R.J.: Let the person know that you are there as an information gatherer. That you are not there as an investigator who has targeted him. Also that the most important thing to you is not who gives you the information, just that you get the information.

R.S.: Take me to the next step. The informant cracks. You get your first piece of information. What then?

R.J.: Once you get your first solid piece of information, that’s where verbal praise comes in. It’s the single greatest key to opening up the person. Such phrases as, "Hey, that’s really important or, what a great memory". The idea is to make them feel good for giving you information. Tell them they are doing a really good thing, or an important thing, or that they are really smart. People love praise and don’t get enough of it. Often times you’re dealing with people with little or no self esteem. All of a sudden this investigator is praising them and they feel important…and want to keep talking.

R.S.: At what point do you recommend that the investigator take out his notepad and start taking notes?

R.J.: This is a cardinal rule: Once an informant starts to talk, don’t write it down at this point. The reason is, when investigators put pencil or pen to paper, a fear factor can take over and the informant can say to himself, "Oh, Boy…look what’s happening! Now its record and I may burn because of this."

So, my advice is, don’t write it down initially. As the person continues to flow with information, casually ask the informant’s permission to take notes. Tell him, "This is really great, you’re giving me so much information. I can’t remember all of this. Do you mind if I write this down?" I have never personally had somebody tell me that I can’t write something down.

R.S.: After the investigator has successfully opened up the informant and obtained information, and needs to conclude the interview, how should it be ended?

R.J.: It should always be done on a professional, upbeat, friendly manner – whether or not the person was cooperative. Now, why would I want to leave a non-cooperative person in such a manner? I might encounter that same person one year, or two years or five years from now. That person is back again as a potential informant. And they remember you, and they remember the fact that you left them in a positive, professional and friendly manner. They may give it up the next time they see you.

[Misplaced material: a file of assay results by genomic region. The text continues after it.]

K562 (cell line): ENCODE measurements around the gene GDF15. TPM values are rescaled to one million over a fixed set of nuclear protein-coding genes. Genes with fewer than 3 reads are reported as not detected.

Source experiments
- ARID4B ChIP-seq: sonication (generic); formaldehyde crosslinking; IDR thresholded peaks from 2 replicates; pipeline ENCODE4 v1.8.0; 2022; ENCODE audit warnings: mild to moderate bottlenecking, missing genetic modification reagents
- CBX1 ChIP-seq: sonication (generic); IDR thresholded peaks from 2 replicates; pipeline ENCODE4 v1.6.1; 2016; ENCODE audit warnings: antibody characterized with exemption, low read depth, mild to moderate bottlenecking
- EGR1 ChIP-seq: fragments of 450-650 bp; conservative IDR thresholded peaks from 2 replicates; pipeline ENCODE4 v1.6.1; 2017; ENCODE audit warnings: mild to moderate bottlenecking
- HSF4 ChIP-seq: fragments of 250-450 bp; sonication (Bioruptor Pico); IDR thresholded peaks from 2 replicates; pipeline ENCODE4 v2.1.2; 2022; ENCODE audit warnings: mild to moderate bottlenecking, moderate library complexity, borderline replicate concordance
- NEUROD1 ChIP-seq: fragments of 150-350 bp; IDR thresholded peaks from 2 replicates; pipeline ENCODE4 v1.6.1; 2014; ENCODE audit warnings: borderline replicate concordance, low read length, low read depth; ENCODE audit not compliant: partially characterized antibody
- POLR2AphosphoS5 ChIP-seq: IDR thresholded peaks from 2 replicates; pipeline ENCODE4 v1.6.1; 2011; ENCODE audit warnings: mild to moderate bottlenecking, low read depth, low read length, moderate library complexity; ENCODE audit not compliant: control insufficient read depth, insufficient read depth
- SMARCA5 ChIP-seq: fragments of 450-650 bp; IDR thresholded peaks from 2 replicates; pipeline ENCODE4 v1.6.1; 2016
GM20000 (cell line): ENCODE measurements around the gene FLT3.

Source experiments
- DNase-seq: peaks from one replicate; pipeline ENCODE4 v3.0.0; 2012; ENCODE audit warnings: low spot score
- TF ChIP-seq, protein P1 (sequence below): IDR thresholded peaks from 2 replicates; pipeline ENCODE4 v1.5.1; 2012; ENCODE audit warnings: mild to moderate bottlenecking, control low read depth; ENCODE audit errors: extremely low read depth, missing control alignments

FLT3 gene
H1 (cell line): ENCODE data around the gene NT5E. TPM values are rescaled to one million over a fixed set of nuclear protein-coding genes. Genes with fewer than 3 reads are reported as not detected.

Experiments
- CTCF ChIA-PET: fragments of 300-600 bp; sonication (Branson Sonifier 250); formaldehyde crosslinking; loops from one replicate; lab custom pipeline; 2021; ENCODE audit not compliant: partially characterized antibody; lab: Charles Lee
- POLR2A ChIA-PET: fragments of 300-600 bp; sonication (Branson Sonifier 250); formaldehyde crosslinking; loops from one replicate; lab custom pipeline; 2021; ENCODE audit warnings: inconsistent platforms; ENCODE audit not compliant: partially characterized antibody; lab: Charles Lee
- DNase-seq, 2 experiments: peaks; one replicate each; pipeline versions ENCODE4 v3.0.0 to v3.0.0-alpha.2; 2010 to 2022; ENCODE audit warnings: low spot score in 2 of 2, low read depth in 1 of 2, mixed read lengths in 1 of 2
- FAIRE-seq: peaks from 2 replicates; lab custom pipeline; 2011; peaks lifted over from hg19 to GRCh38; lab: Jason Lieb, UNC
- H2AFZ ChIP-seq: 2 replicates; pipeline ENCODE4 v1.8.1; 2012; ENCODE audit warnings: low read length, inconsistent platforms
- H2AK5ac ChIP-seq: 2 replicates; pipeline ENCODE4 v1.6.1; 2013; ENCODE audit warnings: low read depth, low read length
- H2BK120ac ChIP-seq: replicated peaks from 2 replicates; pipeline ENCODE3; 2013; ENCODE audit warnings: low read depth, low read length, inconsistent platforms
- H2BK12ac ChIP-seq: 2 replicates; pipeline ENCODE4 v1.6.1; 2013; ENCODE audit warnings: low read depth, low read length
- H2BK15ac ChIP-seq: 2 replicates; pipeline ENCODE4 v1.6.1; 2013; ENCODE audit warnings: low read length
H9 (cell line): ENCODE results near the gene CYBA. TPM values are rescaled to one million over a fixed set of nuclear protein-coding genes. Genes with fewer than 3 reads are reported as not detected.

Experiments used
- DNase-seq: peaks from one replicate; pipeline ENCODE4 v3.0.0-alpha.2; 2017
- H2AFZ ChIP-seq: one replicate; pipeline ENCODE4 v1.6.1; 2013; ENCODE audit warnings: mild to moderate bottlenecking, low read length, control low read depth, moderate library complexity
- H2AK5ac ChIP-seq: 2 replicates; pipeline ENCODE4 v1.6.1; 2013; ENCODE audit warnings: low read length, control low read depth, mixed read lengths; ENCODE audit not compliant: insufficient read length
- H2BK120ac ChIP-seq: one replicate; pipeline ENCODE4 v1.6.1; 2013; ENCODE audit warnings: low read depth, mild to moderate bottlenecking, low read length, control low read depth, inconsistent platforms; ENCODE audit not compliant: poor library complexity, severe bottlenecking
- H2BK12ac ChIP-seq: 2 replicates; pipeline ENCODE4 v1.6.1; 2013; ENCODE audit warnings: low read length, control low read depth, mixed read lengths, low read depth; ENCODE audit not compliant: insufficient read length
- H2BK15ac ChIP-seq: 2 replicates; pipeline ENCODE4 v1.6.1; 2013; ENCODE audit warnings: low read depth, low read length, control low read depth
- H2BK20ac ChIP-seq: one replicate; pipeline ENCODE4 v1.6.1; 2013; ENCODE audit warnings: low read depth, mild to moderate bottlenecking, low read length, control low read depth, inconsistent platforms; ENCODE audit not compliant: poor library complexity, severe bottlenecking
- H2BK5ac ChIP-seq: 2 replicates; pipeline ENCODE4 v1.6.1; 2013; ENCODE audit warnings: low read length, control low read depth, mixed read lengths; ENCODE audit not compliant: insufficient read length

R.S.: Confidentiality is certainly a key to working with informants. What is your approach to this?

R.J.: The biggest stumbling block for any informant is his fear that his name is going to be revealed. There’s a fear factor. Never promise confidentiality to an informant if you can’t honor it. If you know that you will not be able to hold the informant’s information confidentially, you have to tell him that.

R.S.: What happens when a PI is accepting information from a confidential informant, but at the same time has a client to report to?

R.J.: This has to be worked out ahead of time with your client. Let him know what your ground rules are. You have to tell the client that there is a possibility that an informant may be out there who might not talk if his identity is revealed. Therefore, will he, the client, accept not knowing who the informant is if the situation arises? You have to ask your client, can we stick to those ground rules? You have to level with your client. Nothing’s under the table. Everything’s above board. It’s got to be done ahead of time.

Robert Scott is a Los Angeles-based private investigator and author of "The Investigator's Little Black Book 3". Visit his website at www.crimetime.com. This article was originally published in P.I. Magazine.



Copyright 2000 Crime Time Publishing Co. All rights reserved.